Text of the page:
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repair or demolition of a multiple dwelling unit in two cases: (1) where the municipality has determined a structure to be a public nuisance that is " dangerous to life or health; " or (2) where the municipality has determined the structure to be an " untenanted hazard," defined as multiple dwelling that had been untenanted for at least 60 days and either is not " guarded continuously by a resident caretaker or has any exterior openings not sealed in a manner approved by the department and is afire hazard or in a condition dangerous or detrimental to human life, health or morals." (Id. at ¶ 10).

A municipality may order the owner of a multiple dwelling to remove a nuisance within twenty-one days, as long as the owner of the property has been provided notice and an opportunity to be heard. (Id. at ¶ 11). Section 309(1)(b) permits the municipality to seek an order from the New York Supreme Court compelling the property's owner to do so. (Id.). At no time relevant to this action did the City ever serve Gosnell with notice that the City had determined the building or any part of the building to be dangerous. (Id. at ¶ 12).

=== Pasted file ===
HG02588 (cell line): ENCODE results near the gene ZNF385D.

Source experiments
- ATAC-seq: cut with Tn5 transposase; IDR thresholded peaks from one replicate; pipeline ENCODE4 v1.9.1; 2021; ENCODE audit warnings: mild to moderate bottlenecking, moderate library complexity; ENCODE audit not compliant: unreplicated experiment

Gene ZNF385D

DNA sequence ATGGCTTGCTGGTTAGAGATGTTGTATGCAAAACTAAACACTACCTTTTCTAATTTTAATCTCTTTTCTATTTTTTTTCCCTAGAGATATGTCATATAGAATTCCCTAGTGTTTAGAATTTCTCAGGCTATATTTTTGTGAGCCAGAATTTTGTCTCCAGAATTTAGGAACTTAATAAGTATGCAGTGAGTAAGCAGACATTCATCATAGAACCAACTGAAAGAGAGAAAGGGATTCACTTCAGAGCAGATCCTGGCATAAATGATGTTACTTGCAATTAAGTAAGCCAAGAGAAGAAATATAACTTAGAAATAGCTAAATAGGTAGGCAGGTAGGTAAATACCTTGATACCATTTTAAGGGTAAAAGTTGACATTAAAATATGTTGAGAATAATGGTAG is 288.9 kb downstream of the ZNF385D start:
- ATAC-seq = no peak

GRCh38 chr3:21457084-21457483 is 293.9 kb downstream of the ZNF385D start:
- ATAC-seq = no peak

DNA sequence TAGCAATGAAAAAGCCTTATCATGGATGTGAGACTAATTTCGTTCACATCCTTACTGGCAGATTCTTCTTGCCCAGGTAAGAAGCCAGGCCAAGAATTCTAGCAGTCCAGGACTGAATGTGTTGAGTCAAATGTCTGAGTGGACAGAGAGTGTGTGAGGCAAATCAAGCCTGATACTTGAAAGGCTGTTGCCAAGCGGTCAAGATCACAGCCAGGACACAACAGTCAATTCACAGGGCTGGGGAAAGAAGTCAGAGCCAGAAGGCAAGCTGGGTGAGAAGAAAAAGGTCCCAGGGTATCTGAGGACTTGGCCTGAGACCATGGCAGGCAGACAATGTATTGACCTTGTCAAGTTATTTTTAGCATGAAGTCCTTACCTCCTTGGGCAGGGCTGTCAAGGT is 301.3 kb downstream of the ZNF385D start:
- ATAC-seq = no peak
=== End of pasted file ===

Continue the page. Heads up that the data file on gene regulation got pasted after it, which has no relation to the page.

Section 309(2)(a) of the Multiple Dwelling Law defines an " untenanted hazard" as " a multiple dwelling . . . which has been untenanted for a period of 60 days or more and either is not guarded continuously by the department and is a fire hazard or in a condition dangerous or detrimental to human life." (Id. at ¶ 13). When municipalities determine that a building is an " untenanted hazard," the municipality is required to provide written notice of that determination to the owners of the property, as well as any who hold a mortgage on that property " at the address of such owner appearing in the record of such mortgage in the office in which mortgages are registered in the county in which such premises are located." (Id. at ¶ ¶ 14-15). The law requires the notice to provide a description of the dwelling, the manner in which the building constituted an untenanted hazard, and to provide an order that the dwelling be demolished. (Id. at ¶ 16). The person named in the notice must certify in 10 days whether that person will carry out the order to demolish. (Id.). If the owner does not carry out the demolition within 21 days after service of notice, the law requires the municipality to serve a second notice on the owner and every mortgage holder. (Id. at ¶ 17). The municipality is to apply to the Supreme Court of the county in which the premises are located for an order declaring that an untenanted hazard exists and providing permission to demolish such premises. (Id. at ¶ 17). Only the Supreme Court can issue such orders, and only after the municipality had determined that all required notices and orders had been served on the building's owners and mortgage holders. (Id. at ¶ 18).